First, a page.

Fred Wertheimer remains indignant about Citizens United and he certainly comes by this view honestly. He has been strongly for campaign finance regulation since the 1970s and had a hand in lobbying its successful passage in the first place. It is not surprising that he is very distressed by the watered-down definition of corruption articulated by the Court first in Citizens United and then with more clarity and emphasis in the “we-mean-what-we-said” restatement in McCutcheon.
Wertheimer says in this new piece what he has said before about “legalized bribery” being the product of the Court’s fecklessness and naiveté. This charge is familiar, and some object that it is tired and unproductive, but Wertheimer adds to this complaint another: that the decision unleashed “political chaos”.
There are two problems, one closely related to the other, with Rick Hasen’s Supreme Court-centered analysis of how the campaign finance reforms of the 1970s have fallen on hard times. The first, discussed here, is that the Court cannot bear all of the blame. The law ran into difficulties from the beginning, and it is primarily in recent years, when problems with the law had become evident, that the Court majority has given the Watergate-era statute a hard push toward collapse. It may well be that Justices hostile to the law in principle were pleased to be presented with the opportunity to pick it apart. But there was ample opportunity.
But now, having assigned so much fault to the Court, Rick is virtually required to build a reform program around changing its composition. Progressives have a 5-4 problem now, and all it would take to solve it is one more vote. He states his point like this:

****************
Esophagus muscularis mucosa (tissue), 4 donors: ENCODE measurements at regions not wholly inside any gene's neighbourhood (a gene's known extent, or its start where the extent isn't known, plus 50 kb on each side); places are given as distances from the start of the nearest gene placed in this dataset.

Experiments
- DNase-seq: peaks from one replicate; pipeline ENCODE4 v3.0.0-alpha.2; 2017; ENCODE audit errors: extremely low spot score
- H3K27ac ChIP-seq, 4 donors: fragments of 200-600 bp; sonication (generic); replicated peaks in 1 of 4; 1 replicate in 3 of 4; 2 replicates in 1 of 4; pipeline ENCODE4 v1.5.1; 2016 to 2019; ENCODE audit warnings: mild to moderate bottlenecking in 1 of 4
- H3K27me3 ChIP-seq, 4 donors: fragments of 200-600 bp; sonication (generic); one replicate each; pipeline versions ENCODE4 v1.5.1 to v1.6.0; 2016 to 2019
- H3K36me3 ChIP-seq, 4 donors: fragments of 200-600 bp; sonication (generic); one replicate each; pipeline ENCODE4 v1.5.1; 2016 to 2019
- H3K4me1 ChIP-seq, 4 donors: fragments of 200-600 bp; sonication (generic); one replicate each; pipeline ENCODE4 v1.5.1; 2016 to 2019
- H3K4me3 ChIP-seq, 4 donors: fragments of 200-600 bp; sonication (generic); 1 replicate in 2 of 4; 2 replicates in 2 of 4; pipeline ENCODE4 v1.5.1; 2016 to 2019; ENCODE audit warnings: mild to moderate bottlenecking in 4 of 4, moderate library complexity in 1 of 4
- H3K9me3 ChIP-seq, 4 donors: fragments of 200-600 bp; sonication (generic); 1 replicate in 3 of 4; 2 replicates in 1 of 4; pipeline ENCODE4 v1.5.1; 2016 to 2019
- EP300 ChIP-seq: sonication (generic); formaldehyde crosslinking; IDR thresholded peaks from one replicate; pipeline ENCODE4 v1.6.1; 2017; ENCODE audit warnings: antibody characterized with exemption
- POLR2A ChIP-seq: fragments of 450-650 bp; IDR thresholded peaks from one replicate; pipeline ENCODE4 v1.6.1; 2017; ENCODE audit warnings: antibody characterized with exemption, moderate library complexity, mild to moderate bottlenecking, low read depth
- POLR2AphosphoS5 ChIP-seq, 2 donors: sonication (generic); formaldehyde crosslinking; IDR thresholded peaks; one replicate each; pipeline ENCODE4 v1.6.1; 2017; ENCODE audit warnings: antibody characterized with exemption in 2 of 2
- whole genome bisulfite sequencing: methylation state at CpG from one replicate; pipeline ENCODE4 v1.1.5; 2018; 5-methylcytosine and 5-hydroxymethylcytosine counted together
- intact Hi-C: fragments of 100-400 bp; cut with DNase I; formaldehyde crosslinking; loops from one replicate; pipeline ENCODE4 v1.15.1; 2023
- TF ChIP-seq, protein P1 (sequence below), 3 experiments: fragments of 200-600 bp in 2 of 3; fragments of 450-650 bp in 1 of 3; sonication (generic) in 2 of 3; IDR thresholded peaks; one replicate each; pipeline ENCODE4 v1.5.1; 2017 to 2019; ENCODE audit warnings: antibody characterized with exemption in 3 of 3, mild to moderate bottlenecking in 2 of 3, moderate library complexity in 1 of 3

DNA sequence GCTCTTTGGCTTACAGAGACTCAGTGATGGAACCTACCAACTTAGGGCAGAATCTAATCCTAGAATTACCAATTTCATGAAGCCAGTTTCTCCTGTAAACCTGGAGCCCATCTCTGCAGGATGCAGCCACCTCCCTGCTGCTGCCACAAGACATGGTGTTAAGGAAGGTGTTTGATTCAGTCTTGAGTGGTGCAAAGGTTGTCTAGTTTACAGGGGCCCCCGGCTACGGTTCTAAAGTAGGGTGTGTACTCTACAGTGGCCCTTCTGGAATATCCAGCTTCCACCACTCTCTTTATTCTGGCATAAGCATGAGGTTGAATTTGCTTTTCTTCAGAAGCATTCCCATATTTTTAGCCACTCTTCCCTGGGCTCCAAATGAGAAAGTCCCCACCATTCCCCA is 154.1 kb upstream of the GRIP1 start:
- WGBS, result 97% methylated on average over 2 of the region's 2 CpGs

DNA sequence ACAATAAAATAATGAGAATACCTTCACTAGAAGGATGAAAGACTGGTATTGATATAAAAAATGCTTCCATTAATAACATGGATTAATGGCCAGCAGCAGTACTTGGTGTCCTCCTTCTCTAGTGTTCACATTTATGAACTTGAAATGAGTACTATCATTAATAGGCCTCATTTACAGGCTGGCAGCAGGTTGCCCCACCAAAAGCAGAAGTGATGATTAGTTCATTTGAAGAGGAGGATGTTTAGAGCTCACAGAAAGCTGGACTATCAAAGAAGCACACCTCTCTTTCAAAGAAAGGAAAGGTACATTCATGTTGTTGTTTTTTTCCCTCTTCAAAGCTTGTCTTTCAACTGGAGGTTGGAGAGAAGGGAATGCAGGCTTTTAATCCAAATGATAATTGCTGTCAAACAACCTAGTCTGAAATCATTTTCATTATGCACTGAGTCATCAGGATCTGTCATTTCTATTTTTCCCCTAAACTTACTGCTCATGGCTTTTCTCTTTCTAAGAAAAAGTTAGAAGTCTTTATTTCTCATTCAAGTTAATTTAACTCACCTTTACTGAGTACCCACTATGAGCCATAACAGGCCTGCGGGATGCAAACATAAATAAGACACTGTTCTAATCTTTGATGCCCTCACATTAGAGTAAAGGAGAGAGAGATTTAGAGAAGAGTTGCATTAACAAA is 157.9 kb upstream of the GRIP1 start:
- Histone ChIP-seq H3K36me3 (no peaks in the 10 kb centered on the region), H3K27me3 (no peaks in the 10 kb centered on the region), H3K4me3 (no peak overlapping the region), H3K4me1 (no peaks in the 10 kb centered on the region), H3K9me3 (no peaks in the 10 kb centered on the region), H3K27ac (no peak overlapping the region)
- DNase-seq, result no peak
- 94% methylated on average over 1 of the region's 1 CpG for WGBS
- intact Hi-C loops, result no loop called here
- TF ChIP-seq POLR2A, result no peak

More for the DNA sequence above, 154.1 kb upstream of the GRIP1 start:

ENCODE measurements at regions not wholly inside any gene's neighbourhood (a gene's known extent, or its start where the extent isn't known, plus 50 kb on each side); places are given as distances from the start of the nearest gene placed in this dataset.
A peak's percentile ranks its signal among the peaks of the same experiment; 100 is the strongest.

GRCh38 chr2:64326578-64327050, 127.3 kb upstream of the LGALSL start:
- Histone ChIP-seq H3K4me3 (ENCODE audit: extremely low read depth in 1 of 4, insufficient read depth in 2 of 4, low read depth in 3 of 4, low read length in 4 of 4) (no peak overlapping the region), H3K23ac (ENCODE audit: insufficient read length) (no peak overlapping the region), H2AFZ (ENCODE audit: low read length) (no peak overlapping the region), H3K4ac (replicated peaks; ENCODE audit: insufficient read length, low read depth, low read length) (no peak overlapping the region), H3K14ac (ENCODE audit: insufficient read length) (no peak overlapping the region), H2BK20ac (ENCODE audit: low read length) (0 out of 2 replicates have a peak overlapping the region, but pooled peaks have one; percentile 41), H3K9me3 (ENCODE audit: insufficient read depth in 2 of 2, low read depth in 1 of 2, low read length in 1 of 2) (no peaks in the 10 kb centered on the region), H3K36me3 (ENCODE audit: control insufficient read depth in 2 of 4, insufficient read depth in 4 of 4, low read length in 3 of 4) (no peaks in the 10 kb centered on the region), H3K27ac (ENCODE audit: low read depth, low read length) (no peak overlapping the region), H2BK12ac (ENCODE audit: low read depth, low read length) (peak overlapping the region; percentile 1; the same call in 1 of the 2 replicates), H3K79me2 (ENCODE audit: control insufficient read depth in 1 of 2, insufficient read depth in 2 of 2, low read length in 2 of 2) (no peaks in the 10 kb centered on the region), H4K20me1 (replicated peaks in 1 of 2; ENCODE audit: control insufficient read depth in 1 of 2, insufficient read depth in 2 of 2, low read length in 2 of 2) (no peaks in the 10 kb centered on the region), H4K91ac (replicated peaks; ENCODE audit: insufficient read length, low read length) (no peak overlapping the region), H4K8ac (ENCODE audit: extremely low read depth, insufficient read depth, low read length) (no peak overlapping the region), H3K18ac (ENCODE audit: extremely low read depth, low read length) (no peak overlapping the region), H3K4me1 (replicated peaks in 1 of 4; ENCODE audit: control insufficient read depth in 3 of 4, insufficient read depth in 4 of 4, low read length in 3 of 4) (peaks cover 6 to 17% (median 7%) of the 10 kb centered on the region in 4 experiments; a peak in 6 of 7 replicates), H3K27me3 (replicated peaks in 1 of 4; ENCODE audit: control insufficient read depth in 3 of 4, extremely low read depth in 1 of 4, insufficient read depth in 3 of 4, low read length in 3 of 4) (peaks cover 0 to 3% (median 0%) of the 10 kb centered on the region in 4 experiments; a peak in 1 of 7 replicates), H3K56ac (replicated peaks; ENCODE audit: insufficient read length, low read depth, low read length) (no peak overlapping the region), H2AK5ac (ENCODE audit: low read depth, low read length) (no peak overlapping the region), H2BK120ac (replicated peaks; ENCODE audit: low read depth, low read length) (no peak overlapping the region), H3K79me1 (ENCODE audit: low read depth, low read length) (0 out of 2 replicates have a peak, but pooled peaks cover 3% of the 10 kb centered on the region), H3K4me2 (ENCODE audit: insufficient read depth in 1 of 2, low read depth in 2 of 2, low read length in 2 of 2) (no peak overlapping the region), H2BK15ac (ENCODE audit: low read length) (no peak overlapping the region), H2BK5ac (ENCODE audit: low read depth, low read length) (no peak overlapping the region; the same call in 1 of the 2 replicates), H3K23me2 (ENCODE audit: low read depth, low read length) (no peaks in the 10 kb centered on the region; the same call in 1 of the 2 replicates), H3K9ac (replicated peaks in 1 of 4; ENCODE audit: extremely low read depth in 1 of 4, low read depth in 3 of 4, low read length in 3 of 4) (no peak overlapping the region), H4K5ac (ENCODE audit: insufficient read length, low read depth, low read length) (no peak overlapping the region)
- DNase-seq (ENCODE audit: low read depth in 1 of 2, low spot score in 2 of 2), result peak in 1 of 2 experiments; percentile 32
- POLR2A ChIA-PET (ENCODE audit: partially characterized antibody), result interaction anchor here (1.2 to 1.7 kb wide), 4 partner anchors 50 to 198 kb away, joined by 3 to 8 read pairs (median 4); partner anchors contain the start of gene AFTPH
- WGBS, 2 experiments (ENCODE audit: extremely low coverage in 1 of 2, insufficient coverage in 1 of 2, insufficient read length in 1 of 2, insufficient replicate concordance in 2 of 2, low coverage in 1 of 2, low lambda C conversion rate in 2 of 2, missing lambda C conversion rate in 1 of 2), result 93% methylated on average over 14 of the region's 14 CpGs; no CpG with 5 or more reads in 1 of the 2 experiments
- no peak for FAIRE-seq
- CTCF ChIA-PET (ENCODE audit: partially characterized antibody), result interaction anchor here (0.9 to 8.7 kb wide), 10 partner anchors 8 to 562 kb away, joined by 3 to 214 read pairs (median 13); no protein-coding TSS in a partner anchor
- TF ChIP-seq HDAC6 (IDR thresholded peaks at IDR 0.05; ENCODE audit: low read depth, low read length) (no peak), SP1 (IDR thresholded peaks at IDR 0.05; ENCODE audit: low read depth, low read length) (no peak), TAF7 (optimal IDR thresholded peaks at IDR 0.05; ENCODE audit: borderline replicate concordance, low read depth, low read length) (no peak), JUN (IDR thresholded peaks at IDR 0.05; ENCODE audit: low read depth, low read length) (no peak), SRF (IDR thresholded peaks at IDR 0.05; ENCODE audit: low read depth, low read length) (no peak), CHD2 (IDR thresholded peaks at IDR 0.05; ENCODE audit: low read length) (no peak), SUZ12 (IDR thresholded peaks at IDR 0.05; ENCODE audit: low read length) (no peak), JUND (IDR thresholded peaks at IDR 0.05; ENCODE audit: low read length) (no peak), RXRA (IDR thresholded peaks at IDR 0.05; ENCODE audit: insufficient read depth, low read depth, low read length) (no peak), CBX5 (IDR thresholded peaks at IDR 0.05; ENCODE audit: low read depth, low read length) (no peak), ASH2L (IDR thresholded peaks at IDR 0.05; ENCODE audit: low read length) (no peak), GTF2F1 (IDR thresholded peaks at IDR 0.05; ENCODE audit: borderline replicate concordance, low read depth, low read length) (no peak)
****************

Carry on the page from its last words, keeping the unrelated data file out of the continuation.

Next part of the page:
It likely will take a progressive Supreme Court reversing Citizens United and Buckley to provide the opportunity to enact comprehensive campaign reform and then to see the effects of more than a half-hearted reform upon governance.Election Law’s Path in the Roberts Court’s First Decade: A Sharp Right Turn But with Speed Bumps and Surprising Twists (August 4, 2015). UC Irvine School of Law Research Paper No. 2015-70. Available at SSRN: http://ssrn.com/abstract=2639902, at 27.
Is this a viable or promising reform strategy? Recent experience suggests it is not.
In judging the Robert’s Court record on campaign finance, Rick Hasen finds that progressives have little to cheer about, except that it might have been worse. He looks into the reasons why the Court majority has moved more slowly toward deregulation than some might have predicted, and, as one might expect, his analysis is insightful. Election Law’s Path in the Roberts Court’s First Decade: A Sharp Right Turn But with Speed Bumps and Surprising Twists (August 4, 2015). UC Irvine School of Law Research Paper No. 2015-70. Available at SSRN: http://ssrn.com/abstract=2639902. But he also assigns the Court heavy responsibility for the state of reform. Hasen writes that, as a result of decisions like Citizens United and McCutcheon, the Roberts Court majority has “caused the existing campaign finance system to slowly implode,” launching reform into a” death spiral” and erecting “structural impediments” that prevent further reform.